chapter  9
15 Pages

Scrutiny of EU legislation in the UK parliament: The first thirty years … and beyond?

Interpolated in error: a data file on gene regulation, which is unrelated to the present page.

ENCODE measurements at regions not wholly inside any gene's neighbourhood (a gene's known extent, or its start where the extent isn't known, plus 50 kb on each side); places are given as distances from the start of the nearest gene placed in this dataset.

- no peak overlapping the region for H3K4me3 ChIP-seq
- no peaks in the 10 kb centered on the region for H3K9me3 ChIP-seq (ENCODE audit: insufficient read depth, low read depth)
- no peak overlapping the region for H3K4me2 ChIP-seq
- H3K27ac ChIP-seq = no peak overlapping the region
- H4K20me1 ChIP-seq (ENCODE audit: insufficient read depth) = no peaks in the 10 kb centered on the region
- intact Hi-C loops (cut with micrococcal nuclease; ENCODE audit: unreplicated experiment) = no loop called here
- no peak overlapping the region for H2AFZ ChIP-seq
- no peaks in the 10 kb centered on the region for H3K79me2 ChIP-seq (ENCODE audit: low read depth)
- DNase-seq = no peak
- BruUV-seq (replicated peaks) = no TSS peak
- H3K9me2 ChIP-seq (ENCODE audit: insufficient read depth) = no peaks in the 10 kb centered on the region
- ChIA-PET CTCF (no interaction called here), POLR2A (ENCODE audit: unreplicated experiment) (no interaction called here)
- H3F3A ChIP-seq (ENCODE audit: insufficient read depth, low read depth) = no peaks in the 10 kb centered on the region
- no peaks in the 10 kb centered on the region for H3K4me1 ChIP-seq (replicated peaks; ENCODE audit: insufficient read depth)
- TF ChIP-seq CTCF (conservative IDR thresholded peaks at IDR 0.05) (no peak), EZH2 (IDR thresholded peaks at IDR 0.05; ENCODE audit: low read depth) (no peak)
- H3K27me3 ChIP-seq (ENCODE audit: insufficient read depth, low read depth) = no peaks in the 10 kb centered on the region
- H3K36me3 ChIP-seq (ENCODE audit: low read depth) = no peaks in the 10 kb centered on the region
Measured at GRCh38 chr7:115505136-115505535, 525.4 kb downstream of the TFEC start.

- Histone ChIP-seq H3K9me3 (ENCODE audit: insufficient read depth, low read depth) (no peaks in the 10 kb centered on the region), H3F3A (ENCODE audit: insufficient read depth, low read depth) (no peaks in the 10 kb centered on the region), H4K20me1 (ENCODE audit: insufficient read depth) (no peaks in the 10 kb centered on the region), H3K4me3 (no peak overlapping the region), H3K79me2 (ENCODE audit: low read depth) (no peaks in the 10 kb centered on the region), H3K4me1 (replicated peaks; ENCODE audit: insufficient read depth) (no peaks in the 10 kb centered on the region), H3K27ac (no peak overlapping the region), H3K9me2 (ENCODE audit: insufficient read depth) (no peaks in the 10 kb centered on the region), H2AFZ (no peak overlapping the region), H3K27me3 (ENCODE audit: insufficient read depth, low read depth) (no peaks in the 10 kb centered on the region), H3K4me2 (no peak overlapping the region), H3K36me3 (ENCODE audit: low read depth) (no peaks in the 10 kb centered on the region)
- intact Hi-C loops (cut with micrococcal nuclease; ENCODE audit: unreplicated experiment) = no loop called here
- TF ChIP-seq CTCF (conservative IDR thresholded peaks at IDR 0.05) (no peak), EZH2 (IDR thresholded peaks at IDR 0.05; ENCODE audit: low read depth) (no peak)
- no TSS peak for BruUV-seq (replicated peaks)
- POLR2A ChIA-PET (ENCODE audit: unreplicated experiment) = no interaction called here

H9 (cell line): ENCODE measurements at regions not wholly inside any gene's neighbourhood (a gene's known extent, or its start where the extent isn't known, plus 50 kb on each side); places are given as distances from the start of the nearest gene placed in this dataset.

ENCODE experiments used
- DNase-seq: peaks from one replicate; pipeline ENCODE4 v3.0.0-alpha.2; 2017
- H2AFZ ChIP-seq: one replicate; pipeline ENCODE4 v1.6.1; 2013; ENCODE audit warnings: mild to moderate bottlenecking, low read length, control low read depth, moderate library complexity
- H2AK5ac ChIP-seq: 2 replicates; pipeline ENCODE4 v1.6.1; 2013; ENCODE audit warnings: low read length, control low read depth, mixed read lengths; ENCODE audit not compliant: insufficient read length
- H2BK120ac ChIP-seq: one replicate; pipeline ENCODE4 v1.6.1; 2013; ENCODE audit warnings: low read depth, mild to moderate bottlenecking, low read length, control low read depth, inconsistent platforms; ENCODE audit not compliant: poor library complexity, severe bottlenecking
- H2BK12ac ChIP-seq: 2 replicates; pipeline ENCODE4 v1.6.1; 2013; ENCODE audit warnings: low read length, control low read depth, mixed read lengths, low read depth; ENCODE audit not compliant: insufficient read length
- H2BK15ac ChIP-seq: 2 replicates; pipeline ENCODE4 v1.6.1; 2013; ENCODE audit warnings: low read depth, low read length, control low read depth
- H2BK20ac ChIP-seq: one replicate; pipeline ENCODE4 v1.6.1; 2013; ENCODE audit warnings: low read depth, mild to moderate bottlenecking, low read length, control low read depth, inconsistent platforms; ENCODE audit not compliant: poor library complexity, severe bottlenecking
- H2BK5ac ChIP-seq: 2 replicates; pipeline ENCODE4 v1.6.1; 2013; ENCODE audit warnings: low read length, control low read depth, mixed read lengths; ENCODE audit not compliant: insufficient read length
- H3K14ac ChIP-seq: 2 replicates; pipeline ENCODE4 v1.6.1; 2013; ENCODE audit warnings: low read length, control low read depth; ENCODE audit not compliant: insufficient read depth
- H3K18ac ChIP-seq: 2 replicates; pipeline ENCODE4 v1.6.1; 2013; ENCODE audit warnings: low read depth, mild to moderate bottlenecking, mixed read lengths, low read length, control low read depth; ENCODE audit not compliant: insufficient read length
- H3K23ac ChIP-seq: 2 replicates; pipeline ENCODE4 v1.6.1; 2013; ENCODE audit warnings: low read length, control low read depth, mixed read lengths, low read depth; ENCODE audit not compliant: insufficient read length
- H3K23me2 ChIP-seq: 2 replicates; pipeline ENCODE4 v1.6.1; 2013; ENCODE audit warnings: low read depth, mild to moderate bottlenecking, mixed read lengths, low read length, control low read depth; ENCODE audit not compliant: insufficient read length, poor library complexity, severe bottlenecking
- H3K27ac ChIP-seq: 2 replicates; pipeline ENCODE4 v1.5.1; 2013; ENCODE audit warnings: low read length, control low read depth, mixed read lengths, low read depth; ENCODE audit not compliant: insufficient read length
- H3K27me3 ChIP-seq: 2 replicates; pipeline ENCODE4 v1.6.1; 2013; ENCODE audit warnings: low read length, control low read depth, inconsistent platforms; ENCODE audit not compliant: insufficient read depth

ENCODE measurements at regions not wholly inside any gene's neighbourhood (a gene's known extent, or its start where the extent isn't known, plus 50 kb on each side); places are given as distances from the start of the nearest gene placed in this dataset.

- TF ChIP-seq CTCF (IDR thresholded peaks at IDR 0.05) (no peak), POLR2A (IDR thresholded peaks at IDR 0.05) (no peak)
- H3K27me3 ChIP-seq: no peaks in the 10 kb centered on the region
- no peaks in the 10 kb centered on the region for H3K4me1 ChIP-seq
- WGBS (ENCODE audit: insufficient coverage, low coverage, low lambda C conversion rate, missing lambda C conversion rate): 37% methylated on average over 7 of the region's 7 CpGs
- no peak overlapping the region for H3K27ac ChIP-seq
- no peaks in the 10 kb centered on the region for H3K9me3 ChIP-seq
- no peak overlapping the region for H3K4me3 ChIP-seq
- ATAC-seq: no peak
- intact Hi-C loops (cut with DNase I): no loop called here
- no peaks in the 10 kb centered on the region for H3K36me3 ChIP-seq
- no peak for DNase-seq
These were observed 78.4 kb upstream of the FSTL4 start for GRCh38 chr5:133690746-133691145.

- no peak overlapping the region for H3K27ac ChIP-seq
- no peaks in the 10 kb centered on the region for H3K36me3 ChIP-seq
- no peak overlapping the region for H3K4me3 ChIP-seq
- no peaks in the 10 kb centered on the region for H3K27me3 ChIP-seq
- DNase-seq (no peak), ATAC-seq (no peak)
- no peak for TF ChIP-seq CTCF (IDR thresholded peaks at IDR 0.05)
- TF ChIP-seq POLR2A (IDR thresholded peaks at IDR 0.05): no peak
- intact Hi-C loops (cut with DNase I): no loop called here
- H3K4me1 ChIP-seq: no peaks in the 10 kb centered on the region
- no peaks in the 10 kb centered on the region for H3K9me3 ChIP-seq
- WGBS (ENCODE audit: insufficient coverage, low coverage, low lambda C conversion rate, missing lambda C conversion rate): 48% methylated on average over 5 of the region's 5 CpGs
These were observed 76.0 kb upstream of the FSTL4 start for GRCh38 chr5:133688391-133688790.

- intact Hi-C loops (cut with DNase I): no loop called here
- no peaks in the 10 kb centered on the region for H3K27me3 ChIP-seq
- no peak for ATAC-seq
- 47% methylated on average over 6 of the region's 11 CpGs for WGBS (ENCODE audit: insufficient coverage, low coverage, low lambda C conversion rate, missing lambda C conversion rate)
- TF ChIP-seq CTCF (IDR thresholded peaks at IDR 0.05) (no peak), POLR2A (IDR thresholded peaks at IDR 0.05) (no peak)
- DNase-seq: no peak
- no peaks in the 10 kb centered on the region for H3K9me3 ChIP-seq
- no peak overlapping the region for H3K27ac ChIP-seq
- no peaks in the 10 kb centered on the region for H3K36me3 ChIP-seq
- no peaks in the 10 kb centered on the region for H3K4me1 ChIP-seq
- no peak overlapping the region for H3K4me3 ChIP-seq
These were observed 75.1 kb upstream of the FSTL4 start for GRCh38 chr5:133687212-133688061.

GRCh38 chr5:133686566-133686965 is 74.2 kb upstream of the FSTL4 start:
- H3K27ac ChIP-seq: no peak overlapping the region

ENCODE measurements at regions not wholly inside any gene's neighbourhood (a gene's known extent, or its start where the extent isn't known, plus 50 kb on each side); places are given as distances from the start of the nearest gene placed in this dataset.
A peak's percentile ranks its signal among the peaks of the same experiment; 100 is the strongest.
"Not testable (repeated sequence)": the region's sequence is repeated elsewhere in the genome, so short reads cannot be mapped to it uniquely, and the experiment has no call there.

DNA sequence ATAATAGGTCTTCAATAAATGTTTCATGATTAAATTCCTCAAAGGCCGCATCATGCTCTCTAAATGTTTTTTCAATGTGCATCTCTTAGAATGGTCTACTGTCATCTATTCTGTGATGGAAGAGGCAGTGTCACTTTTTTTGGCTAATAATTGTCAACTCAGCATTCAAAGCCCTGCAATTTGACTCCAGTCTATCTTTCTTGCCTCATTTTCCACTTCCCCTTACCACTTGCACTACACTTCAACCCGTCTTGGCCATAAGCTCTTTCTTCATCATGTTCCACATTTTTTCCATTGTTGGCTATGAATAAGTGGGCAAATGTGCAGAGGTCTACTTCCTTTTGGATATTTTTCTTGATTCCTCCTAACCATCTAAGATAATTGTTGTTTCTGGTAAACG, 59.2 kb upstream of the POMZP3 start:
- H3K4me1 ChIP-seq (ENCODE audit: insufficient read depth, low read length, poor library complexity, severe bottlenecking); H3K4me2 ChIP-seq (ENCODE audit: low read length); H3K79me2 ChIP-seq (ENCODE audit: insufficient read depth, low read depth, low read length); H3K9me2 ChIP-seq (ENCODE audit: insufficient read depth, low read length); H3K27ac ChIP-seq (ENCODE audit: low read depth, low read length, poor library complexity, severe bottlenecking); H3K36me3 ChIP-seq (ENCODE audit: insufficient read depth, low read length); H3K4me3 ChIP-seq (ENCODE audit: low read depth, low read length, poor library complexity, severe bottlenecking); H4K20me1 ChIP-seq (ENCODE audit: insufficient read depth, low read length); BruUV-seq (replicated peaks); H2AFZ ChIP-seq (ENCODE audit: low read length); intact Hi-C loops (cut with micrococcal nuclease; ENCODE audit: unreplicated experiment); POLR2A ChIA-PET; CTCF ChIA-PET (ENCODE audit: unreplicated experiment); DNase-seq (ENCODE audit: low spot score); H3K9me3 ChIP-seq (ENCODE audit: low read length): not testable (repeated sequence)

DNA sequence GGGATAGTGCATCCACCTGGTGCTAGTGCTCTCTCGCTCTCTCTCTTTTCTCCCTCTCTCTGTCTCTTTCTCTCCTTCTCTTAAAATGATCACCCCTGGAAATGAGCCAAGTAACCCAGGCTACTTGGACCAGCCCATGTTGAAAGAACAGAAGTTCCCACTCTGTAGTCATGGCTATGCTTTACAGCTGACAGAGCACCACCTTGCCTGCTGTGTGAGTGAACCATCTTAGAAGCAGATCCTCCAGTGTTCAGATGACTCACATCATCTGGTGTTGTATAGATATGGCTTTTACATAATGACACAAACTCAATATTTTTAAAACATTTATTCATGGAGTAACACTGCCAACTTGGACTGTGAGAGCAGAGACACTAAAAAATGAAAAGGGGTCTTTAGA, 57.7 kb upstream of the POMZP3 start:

Following detailed inquiries into the precise structure and remit of their respective committees, both houses of the UK parliament developed individual and different scrutiny procedures.1 It has remained a feature of the parliamentary scrutiny arrangements that the House of Commons and the House of Lords have sat independently of each other, and rarely follow the same work agenda.2 In 1974 the main distinction was rooted in the terms of reference which permitted the House of Lords Select Committee on the European Communities to consider the merits of legislative proposals and other non-legislative documents, thereby affording opportunity for inquiries to move more ‘upstream’ in the decisionmaking process. The terms of reference in the Commons have, by contrast, been narrower and require the European Scrutiny Committee to consider whether a legislative proposal has ‘raised questions of legal or political importance’.3 Consequently in the intervening thirty years, the Commons Committee4 has often been referred to as being ‘reactive’, whereas the Lords Committee is considered ‘proactive’ in its review of European affairs.